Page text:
Eighteen academically-talented high school students from China and the United States recently wrapped up a unique, three-week residential experience at the University of Wisconsin–Madison, where they explored global issues of sustainability and the promise of solutions through various emerging technologies.
The new Global Wisconsin Idea Program was developed by the Wisconsin Center for Academically Talented Youth (WCATY), part of the School of Education, and the Division of International Studies.
The Chinese students came well-prepared for their in-depth learning experience here in Wisconsin, says Carole Trone, director of WCATY.
“Although this is the first visit to the United States for most of our Chinese students, they arrived with excellent English language skills and an energizing curiosity about research and innovation occurring here in Madison,” Trone says. “Our discussions between our American and Chinese students about globally important issues such as sustainability have been inspiring.”
The program consisted of three weeks of lectures, discussion, demonstrations, and field trips to sites around Madison designed to help students to understand ecosystems and to adopt a systems perspective. They also learned about environmental sustainability and using social robotics and digital learning games as tools to explore ideas.
The final week also included a hands-on workshop about the science of stem cells, hosted by the Morgridge Institute for Research and held in the Wisconsin Institutes for Discovery building. The workshop featured an overview of research in the stem cell field and provided students an opportunity to use laboratory techniques developed by scientists to maintain, propagate and direct stem cells into specialized cells.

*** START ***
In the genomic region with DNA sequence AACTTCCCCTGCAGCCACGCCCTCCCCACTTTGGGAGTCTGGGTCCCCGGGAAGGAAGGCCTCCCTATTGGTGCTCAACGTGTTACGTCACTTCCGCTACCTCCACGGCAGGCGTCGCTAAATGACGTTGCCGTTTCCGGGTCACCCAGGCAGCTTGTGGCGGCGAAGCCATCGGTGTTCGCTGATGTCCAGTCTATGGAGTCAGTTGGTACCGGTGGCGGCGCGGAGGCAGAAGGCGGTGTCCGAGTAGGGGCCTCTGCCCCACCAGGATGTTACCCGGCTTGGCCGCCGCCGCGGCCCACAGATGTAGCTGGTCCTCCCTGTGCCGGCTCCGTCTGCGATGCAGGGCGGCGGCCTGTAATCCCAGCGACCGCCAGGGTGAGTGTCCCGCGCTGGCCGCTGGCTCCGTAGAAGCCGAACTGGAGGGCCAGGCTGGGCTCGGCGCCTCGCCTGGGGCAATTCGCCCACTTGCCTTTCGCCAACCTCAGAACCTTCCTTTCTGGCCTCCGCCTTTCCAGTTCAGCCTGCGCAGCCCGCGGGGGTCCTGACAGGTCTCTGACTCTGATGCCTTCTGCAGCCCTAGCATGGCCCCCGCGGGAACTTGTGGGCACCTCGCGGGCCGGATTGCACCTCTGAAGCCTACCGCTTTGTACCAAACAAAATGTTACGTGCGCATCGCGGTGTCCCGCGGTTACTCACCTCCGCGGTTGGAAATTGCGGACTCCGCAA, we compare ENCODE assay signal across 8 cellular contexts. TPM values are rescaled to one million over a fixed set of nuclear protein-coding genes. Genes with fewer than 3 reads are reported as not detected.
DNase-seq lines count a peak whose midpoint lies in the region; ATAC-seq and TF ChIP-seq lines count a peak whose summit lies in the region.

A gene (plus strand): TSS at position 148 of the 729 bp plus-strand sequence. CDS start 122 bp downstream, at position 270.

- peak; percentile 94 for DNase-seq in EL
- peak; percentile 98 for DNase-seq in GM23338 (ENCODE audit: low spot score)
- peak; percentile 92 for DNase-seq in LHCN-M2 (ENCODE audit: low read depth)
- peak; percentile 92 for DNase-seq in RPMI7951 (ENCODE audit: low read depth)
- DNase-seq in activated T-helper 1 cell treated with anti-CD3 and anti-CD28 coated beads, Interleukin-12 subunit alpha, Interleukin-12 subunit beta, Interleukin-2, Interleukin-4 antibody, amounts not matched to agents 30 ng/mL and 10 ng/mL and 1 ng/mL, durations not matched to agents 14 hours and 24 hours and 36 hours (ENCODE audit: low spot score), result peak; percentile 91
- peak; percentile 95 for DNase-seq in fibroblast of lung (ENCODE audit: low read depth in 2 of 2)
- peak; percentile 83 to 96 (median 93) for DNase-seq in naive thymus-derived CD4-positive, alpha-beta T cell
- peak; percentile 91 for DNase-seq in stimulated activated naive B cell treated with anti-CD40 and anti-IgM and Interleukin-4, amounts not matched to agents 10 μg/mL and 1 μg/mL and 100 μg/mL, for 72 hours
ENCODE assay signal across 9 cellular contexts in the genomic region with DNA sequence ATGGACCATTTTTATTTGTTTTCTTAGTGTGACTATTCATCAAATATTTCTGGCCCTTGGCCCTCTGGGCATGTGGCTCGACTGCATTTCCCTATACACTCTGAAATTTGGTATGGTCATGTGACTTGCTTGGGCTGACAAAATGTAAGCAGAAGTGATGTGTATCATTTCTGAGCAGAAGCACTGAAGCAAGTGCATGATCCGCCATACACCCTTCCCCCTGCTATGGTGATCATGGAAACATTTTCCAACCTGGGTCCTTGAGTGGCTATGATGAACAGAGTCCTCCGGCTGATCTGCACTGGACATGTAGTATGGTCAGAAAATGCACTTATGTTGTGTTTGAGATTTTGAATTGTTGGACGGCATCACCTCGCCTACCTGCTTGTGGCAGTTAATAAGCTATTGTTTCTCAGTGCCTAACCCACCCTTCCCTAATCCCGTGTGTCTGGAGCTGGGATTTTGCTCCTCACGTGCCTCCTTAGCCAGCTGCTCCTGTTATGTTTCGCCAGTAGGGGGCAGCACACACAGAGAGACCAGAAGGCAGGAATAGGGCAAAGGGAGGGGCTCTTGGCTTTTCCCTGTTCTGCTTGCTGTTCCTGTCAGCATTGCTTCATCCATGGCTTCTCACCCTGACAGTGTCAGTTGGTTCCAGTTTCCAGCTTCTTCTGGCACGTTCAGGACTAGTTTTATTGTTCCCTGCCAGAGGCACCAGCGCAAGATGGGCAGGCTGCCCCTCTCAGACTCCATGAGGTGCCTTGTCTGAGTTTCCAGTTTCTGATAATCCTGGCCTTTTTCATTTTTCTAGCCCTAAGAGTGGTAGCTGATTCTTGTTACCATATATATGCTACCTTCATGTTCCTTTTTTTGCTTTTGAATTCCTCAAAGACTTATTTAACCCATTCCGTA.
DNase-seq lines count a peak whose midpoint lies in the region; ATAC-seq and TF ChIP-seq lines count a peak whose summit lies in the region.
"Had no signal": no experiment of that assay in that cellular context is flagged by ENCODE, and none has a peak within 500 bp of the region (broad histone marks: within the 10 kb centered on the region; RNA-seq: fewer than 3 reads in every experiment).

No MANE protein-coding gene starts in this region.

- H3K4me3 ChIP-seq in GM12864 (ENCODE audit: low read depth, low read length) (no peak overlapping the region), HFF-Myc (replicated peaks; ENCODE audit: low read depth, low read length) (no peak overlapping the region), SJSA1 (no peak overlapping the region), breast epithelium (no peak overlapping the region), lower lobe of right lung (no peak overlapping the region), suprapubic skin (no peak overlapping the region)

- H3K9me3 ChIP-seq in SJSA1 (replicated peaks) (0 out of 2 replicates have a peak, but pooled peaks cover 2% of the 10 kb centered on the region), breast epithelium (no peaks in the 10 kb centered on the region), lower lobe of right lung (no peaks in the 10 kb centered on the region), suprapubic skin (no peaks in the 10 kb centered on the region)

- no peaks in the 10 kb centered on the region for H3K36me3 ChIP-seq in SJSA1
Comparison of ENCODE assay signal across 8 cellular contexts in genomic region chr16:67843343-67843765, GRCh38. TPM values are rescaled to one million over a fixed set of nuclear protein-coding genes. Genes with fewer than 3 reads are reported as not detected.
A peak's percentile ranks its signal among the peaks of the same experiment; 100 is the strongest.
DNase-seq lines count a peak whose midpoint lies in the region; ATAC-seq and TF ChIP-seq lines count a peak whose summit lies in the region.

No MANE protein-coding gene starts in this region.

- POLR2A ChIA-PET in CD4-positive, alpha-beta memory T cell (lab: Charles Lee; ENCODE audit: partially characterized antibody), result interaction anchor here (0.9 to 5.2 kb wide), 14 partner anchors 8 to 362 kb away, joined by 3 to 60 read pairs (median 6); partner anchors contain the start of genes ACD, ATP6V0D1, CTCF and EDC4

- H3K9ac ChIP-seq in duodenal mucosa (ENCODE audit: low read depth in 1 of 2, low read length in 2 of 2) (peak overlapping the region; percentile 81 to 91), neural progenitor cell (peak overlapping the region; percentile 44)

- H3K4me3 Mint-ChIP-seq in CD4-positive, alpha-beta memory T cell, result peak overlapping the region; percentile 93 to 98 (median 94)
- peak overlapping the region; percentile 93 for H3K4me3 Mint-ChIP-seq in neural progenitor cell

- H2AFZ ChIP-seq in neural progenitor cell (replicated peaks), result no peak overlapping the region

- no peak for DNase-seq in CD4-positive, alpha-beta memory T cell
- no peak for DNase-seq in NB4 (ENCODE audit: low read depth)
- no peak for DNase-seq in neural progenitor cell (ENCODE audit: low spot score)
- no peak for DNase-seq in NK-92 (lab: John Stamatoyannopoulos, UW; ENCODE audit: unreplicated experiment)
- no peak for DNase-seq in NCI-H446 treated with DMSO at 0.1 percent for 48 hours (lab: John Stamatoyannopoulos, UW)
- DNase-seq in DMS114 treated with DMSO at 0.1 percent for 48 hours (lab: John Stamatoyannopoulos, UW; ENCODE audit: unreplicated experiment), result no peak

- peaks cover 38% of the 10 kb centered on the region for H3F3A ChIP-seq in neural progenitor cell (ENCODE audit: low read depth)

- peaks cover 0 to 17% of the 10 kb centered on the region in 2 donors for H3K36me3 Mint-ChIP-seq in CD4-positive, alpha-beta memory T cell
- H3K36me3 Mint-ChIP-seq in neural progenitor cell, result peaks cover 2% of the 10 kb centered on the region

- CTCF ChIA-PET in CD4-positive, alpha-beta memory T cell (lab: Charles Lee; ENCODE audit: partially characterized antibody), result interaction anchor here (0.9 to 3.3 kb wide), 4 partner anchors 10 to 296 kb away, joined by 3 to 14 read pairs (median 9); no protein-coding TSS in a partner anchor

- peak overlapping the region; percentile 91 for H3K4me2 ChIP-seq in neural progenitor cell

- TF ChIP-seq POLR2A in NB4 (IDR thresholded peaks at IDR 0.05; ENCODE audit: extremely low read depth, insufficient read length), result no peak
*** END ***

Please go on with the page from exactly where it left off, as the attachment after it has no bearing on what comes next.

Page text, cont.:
“Stem cell science is an interdisciplinary field that often requires collaboration from researchers at multiple universities. In many cases, this collaboration becomes international in nature,’’ says Rupa Shevde, a senior scientist and director of outreach experiences for the Morgridge Institute. “By engaging these future leaders with the work going on here in Wisconsin, we are opening the door for potential future collaborations while building cultural understanding.”
Human embryonic stem cells were first isolated on the UW–Madison campus by Dr. James Thomson. Today, Wisconsin researchers are considered leaders in developing an understanding of these cells in the search for treatments and cures for such diseases as diabetes, Parkinson’s and heart disease.
During the workshop, the students were joined by Xu Xiaozhou, dean of the School of Education at Zhejiang University, China, who was on campus to participate in a program on global higher education.
All the students lived together in the Kronshage Residence Hall in the Lakeshore Residence area along Lake Mendota. The program also offered a variety of enrichment experiences designed to encourage social connections among Chinese and American students – including a banquet and dance at the conclusion of the program.
By Kerry Hill
Photos by Kerry Hill, Division of International Studies